The good news: There are a couple of novelists in the Time 100, the magazine's annual list of the most influential people in the world.
The bad news: There are just a couple. Two.
Japanese author Haruki Murakami is categorized not as an artist but as an icon. "He is a writer of great imagination and human sympathy, one who has enthralled millions of readers by building fictional worlds that are uniquely his," artist Yoko Ono, an icon herself, writes. "Murakami-san has a singular vision, as informed by pop culture as it is by deep channels of Japanese tradition."
Chimamanda Ngozi Adichie is dubbed an artist, the only author to land in the category alongside filmmaker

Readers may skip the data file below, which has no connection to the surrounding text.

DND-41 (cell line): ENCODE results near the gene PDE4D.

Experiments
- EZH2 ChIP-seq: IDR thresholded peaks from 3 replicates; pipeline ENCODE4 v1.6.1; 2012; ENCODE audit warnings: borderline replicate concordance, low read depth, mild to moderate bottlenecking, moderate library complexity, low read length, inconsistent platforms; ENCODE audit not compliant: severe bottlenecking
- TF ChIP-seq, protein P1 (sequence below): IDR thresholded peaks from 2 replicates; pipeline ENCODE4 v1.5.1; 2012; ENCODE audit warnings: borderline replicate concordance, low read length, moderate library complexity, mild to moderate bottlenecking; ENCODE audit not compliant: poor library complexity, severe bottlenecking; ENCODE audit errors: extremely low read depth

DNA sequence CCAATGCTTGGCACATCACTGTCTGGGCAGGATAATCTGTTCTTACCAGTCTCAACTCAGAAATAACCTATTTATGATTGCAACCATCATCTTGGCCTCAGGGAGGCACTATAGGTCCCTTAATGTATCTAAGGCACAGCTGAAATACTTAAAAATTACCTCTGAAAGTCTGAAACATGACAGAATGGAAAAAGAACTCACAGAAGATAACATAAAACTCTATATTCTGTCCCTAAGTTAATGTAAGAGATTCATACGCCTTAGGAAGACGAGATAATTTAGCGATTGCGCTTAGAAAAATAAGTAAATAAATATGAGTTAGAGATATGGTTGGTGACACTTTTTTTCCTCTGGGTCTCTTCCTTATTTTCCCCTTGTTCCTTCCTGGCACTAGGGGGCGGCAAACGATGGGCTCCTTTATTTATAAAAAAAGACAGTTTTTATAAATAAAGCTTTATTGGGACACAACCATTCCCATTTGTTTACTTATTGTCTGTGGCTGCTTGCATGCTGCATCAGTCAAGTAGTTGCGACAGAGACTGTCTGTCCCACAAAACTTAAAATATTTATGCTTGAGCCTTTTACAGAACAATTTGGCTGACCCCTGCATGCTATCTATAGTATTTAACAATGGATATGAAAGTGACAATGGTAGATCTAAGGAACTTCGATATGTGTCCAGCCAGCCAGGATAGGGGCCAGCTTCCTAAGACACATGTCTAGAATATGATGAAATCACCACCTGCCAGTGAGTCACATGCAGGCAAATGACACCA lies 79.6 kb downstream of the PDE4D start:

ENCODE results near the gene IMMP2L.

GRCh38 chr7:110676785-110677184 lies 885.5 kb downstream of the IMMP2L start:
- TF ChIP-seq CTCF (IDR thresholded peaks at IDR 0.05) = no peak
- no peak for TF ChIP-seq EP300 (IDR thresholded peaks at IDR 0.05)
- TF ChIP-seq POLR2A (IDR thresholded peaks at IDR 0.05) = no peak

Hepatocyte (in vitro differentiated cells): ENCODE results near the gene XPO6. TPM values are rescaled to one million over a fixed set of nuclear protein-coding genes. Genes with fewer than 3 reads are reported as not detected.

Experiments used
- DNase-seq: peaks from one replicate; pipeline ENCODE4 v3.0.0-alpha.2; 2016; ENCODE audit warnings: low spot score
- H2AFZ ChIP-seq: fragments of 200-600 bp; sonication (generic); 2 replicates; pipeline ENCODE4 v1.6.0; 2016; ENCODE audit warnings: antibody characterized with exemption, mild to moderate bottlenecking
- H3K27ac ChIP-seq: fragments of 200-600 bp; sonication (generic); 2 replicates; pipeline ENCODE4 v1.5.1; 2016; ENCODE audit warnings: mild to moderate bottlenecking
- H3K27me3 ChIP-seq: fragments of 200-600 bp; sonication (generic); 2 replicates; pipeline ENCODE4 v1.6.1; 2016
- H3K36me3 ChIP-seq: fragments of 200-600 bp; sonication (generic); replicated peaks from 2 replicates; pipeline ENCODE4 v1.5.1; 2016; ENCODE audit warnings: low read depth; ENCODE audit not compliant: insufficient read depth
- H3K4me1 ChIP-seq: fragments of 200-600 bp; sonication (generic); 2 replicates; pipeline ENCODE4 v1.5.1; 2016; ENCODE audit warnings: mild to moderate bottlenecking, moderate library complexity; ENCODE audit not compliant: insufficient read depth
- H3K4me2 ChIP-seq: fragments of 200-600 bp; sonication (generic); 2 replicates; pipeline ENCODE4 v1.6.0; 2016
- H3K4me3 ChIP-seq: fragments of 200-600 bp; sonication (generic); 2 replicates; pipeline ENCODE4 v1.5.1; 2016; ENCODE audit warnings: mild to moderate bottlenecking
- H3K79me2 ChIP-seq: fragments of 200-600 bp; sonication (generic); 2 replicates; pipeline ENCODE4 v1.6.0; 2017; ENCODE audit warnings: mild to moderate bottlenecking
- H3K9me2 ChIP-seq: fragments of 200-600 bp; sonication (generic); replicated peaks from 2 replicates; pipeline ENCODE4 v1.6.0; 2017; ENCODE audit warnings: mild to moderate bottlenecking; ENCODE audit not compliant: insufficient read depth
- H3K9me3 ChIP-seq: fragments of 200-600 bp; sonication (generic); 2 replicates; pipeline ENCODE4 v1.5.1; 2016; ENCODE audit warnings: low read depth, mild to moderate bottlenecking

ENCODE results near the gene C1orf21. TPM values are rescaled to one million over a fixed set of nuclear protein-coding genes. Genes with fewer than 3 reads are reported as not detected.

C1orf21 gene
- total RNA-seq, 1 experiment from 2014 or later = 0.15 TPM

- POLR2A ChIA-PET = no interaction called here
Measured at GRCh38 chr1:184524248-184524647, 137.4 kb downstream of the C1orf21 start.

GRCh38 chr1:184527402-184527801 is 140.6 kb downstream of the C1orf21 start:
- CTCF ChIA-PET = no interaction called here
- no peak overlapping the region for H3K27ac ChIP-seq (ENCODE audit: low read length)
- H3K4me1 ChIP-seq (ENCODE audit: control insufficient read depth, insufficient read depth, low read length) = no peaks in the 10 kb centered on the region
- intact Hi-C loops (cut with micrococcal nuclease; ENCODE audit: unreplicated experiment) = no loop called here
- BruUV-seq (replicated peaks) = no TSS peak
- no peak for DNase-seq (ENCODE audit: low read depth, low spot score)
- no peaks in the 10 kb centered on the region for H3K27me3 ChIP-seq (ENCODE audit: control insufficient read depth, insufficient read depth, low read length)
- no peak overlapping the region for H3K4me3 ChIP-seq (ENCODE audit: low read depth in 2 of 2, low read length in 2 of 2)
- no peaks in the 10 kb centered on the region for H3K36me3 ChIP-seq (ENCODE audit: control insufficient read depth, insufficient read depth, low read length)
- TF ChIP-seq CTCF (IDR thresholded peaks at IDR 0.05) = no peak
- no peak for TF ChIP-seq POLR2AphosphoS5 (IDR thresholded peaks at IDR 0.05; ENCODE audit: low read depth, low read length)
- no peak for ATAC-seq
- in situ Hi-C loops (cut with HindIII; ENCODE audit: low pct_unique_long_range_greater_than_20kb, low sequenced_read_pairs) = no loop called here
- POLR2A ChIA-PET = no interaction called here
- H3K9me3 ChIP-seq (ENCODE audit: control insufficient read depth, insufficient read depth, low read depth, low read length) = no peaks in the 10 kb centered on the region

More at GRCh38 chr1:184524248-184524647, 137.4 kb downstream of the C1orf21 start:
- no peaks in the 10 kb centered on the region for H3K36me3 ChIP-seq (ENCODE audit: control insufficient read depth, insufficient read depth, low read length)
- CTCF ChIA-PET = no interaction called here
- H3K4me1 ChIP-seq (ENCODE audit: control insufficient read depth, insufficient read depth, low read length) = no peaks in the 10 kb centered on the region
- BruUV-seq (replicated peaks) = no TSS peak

When the Nigerian-born Adichie was on tour for her most recent novel "Americanah," she told the Los Angeles Times, "I feel as though being African, I can laugh at certain things that maybe if I were African American I wouldn't. I don't know race in the way an African American knows race. Sometimes it takes an outsider to see something about your own reality that you don't."
That both writers on Time's list come from other nations underscores the magazine's efforts to create a truly global list. But its artist category is full of American performers, including Bradley Cooper, Julianna Margulies, Julianne Moore and Tim McGraw. To those drawing up the list, American novelists didn't rise to that level.
At least, not this year.
A third novelist did sneak onto the list: Rachel Kushner, author of the novels "The Flamethrowers" and "Telex From Cuba," wrote up the Time 100 entry for Cuban President Raul Castro.